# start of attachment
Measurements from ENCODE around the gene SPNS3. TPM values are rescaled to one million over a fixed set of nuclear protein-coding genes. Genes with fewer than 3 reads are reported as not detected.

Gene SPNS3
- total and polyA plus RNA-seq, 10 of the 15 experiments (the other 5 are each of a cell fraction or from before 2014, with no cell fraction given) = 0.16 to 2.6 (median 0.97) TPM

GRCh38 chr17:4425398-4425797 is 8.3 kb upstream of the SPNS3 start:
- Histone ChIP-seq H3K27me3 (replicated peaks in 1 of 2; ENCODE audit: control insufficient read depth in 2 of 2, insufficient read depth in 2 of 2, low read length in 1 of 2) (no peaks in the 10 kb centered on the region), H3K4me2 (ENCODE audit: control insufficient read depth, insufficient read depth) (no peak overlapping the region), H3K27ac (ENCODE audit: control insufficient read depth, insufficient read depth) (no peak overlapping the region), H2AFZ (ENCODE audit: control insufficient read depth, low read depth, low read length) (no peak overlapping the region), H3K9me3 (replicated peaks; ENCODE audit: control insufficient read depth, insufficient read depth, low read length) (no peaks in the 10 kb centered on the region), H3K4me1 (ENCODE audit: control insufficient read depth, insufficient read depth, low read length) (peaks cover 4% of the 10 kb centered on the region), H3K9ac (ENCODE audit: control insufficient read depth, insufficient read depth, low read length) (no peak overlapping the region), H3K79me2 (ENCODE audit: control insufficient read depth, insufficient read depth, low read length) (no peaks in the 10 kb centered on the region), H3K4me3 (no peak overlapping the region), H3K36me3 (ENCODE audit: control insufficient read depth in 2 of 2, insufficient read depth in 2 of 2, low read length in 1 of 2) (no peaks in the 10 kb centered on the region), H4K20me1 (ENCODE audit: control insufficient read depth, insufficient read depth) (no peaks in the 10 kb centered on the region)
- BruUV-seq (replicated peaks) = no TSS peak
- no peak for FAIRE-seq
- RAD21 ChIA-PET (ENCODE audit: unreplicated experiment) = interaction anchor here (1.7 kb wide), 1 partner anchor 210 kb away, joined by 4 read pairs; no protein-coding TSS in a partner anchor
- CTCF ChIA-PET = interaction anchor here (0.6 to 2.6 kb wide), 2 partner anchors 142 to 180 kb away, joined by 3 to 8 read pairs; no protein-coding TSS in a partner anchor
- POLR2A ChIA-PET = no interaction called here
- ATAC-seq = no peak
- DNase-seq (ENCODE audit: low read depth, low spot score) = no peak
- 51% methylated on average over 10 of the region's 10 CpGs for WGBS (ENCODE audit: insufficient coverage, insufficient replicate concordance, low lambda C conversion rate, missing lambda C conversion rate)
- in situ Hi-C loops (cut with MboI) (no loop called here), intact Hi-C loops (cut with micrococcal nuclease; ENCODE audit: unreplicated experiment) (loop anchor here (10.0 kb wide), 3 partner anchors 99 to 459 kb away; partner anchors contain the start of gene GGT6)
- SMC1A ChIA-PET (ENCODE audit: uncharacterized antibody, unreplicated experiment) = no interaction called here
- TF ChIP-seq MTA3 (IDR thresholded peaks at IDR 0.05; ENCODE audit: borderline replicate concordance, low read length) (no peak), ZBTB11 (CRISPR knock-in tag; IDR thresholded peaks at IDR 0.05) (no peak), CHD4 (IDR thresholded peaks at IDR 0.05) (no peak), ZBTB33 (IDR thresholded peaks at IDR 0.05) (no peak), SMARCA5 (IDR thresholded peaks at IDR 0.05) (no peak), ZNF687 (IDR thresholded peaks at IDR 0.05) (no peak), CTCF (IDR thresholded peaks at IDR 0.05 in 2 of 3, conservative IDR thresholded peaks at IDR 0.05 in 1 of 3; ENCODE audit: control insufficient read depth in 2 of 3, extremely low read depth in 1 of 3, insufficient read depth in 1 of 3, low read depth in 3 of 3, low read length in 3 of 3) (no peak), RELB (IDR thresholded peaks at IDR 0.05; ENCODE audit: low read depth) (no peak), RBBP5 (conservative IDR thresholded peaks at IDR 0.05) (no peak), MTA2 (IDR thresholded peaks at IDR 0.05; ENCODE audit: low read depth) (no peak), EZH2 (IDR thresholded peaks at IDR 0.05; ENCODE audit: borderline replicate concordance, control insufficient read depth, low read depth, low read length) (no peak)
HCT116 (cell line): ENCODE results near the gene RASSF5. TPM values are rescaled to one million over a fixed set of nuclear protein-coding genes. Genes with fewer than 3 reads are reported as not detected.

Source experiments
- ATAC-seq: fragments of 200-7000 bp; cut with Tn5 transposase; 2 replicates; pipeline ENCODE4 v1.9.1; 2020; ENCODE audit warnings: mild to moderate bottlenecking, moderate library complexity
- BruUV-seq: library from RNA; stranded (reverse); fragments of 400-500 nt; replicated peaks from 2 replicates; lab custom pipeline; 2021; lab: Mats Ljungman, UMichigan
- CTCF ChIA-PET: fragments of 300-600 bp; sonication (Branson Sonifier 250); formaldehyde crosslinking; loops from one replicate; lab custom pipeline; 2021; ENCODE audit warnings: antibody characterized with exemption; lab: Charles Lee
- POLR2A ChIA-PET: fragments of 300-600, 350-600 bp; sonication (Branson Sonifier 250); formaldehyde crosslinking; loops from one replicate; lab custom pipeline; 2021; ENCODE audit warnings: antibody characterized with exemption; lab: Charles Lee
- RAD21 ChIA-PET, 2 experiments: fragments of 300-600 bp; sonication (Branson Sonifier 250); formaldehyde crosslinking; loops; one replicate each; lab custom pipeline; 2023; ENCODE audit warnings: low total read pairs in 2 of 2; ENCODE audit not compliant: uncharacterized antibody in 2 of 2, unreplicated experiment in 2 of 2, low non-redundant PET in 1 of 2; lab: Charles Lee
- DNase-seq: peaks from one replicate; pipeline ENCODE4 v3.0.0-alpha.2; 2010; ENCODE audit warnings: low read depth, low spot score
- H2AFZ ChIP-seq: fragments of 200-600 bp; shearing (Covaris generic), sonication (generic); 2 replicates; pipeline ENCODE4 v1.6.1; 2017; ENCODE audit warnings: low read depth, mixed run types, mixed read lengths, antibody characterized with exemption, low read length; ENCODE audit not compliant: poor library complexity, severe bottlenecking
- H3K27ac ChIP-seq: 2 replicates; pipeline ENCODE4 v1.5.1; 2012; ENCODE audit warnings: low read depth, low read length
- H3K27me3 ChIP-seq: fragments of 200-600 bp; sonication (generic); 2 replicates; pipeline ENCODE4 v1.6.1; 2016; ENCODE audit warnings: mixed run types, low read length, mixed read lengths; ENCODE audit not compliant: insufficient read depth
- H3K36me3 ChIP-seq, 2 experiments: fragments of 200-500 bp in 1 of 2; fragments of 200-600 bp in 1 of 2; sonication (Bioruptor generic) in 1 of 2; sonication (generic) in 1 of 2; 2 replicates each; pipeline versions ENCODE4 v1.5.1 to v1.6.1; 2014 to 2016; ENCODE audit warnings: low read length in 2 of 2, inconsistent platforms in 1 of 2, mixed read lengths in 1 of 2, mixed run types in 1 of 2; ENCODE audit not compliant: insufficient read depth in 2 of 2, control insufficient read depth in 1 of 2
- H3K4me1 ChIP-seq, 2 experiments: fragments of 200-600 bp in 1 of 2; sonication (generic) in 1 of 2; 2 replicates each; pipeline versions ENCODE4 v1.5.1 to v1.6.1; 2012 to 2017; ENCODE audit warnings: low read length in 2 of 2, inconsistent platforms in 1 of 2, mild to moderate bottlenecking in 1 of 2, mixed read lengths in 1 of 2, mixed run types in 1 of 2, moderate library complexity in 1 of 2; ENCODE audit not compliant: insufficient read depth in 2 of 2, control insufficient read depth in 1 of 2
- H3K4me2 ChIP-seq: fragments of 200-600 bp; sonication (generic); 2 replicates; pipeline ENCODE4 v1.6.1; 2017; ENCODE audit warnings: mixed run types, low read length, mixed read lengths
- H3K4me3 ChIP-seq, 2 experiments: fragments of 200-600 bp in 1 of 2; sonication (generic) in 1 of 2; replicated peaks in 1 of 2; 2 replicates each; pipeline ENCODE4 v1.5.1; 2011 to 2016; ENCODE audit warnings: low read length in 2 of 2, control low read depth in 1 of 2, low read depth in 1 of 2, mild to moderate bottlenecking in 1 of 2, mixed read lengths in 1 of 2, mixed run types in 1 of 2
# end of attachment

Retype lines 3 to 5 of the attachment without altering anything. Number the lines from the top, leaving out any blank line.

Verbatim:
- total and polyA plus RNA-seq, 10 of the 15 experiments (the other 5 are each of a cell fraction or from before 2014, with no cell fraction given) = 0.16 to 2.6 (median 0.97) TPM

GRCh38 chr17:4425398-4425797 is 8.3 kb upstream of the SPNS3 start:
- Histone ChIP-seq H3K27me3 (replicated peaks in 1 of 2; ENCODE audit: control insufficient read depth in 2 of 2, insufficient read depth in 2 of 2, low read length in 1 of 2) (no peaks in the 10 kb centered on the region), H3K4me2 (ENCODE audit: control insufficient read depth, insufficient read depth) (no peak overlapping the region), H3K27ac (ENCODE audit: control insufficient read depth, insufficient read depth) (no peak overlapping the region), H2AFZ (ENCODE audit: control insufficient read depth, low read depth, low read length) (no peak overlapping the region), H3K9me3 (replicated peaks; ENCODE audit: control insufficient read depth, insufficient read depth, low read length) (no peaks in the 10 kb centered on the region), H3K4me1 (ENCODE audit: control insufficient read depth, insufficient read depth, low read length) (peaks cover 4% of the 10 kb centered on the region), H3K9ac (ENCODE audit: control insufficient read depth, insufficient read depth, low read length) (no peak overlapping the region), H3K79me2 (ENCODE audit: control insufficient read depth, insufficient read depth, low read length) (no peaks in the 10 kb centered on the region), H3K4me3 (no peak overlapping the region), H3K36me3 (ENCODE audit: control insufficient read depth in 2 of 2, insufficient read depth in 2 of 2, low read length in 1 of 2) (no peaks in the 10 kb centered on the region), H4K20me1 (ENCODE audit: control insufficient read depth, insufficient read depth) (no peaks in the 10 kb centered on the region)